The study tracked specific similarities in how human and rodent subjects adapted to errors as they performed a simple time estimation task.
When members of either species made a mistake in the trials, electrode recordings showed that they employed low-frequency brainwaves in the medial frontal cortex (MFC) of the brain to synchronize neurons in their motor cortex.
That action correlated with subsequent performance improvements on the task.
"These findings suggest that neuronal activity in the MFC encodes information that is involved in monitoring performance and could influence the control of response adjustments by the motor cortex," the authors, who performed the research at Brown University and Yale University, wrote.
The importance of the findings extends beyond a basic understanding of cognition, because they suggest that rat models could be a useful analog for humans in studies of how such "adaptive control" neural mechanics are compromised in psychiatric diseases.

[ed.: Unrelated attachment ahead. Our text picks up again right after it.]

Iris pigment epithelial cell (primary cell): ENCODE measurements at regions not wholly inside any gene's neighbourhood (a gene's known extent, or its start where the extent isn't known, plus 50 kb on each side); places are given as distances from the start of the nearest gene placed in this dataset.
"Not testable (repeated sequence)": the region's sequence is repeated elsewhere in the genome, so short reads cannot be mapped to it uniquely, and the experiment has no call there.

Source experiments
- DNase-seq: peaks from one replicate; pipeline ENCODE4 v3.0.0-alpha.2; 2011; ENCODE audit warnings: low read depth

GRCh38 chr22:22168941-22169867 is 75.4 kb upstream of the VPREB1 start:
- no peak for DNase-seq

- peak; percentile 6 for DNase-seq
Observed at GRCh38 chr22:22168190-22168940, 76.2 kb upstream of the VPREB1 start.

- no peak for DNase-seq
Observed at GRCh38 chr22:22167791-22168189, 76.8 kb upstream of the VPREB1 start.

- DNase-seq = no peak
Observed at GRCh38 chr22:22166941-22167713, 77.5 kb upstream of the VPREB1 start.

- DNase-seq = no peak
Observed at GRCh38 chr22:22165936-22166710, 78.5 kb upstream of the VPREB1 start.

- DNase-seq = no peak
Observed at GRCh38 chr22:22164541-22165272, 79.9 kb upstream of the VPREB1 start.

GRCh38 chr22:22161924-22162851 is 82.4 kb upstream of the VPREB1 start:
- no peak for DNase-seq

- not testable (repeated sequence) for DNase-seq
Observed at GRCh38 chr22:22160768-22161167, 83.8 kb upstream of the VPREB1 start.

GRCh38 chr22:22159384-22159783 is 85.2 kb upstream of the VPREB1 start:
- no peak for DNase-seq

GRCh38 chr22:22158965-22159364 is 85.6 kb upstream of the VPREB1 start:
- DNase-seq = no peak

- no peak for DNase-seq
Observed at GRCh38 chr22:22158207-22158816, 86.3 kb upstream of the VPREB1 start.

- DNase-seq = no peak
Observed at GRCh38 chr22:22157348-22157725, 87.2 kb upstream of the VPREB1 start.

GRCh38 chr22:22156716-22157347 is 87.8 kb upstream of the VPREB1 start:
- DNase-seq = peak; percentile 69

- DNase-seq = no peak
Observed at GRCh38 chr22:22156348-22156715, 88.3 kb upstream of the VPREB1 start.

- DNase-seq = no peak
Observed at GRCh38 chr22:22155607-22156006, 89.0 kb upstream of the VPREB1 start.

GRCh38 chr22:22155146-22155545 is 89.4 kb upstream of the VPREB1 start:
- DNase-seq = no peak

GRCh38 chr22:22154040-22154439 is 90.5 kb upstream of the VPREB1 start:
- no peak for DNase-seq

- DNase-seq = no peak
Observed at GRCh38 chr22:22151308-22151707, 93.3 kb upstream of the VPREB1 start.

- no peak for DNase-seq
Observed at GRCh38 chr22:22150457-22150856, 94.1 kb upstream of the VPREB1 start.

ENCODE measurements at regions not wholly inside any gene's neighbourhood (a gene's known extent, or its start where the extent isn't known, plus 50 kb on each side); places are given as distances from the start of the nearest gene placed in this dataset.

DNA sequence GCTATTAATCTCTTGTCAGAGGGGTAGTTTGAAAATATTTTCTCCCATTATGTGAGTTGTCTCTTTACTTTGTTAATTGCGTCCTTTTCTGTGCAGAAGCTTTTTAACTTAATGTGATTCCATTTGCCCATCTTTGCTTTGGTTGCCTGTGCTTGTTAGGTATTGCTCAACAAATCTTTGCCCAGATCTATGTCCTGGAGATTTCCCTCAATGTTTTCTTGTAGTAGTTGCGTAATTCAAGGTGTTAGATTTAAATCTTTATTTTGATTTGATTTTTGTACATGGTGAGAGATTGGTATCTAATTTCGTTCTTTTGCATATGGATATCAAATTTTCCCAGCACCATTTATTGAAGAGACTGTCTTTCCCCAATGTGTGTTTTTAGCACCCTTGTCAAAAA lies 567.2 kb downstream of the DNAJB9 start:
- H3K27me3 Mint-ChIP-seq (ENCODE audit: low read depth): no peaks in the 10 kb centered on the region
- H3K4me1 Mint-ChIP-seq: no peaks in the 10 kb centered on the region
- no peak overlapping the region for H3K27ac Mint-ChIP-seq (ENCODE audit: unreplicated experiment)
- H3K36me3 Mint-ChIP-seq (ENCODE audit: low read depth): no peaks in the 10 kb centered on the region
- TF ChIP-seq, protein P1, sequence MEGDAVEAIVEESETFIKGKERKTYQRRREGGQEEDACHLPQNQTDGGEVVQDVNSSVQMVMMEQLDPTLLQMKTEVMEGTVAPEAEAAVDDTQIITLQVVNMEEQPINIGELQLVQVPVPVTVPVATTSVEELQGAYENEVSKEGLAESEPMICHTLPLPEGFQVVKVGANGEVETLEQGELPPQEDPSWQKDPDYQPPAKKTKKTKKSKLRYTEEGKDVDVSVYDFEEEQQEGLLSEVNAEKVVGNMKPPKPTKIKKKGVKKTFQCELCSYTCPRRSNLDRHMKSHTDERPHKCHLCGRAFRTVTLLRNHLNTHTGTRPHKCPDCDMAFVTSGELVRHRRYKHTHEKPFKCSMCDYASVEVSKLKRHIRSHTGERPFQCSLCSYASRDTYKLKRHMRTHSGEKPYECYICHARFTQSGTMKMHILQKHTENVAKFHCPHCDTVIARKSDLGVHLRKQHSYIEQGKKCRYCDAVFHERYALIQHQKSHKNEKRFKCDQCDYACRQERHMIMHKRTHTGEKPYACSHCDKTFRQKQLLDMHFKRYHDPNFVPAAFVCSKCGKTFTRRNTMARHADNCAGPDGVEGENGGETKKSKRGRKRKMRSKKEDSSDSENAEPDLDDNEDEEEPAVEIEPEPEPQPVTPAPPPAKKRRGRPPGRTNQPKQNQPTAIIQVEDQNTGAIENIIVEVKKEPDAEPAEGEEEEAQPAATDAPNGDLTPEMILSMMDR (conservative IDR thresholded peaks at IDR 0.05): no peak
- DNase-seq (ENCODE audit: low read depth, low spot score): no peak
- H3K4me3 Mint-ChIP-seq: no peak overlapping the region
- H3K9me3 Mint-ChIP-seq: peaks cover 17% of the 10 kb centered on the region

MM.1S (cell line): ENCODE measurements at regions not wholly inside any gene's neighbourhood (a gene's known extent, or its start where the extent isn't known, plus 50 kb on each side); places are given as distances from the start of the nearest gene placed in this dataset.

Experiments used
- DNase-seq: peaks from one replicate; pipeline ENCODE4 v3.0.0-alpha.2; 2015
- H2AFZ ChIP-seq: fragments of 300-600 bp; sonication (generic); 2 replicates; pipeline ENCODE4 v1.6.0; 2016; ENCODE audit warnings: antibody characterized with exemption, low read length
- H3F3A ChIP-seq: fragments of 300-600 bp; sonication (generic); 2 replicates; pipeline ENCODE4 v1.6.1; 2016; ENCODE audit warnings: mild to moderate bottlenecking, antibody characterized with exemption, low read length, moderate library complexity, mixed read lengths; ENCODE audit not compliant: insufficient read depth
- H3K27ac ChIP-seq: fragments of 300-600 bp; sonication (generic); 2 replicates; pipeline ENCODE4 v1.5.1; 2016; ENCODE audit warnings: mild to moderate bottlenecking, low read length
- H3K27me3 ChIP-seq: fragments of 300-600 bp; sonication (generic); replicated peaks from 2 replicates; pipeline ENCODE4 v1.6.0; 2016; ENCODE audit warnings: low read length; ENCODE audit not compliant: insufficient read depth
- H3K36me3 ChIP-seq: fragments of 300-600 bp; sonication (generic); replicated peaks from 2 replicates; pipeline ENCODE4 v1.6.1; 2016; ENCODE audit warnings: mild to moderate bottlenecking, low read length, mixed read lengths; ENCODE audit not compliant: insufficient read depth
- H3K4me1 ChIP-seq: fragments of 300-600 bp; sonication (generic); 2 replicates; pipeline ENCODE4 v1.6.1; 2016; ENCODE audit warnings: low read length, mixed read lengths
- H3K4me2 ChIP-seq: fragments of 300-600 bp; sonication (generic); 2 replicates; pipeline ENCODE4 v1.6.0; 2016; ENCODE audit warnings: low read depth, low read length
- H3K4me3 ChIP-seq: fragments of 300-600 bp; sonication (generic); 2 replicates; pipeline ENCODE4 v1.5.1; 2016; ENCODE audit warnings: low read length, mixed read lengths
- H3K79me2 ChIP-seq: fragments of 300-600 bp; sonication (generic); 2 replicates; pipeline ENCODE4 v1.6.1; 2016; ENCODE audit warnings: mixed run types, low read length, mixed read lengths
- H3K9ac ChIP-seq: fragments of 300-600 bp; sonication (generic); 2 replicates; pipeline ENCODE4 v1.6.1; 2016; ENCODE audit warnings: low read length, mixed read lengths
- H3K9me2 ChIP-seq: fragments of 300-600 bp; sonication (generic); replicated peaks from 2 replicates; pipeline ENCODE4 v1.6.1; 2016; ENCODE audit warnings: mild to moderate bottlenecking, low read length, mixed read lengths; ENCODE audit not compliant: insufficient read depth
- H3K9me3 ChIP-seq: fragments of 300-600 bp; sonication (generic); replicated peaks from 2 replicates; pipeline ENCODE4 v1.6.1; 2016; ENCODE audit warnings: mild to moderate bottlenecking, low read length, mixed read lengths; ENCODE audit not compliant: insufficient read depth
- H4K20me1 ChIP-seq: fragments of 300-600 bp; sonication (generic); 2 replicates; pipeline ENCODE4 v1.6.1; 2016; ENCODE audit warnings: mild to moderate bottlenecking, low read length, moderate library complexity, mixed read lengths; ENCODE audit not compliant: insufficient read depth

"With this rat model of adaptive control, we are now able to examine if novel drugs or other treatment procedures boost the integrity of this system," James Cavanagh, a co-lead author of the paper who was at Brown when the research was done and has since become an Assistant Professor of psychology at the University of New Mexico, said.
"This may have clear translational potential for treating psychiatric diseases such as obsessive compulsive disorder, depression, attention deficit hyperactivity disorder, Parkinson's disease and schizophrenia," he said.
The study is published online in Nature Neuroscience.
--ANI (Posted on 21-10-2013)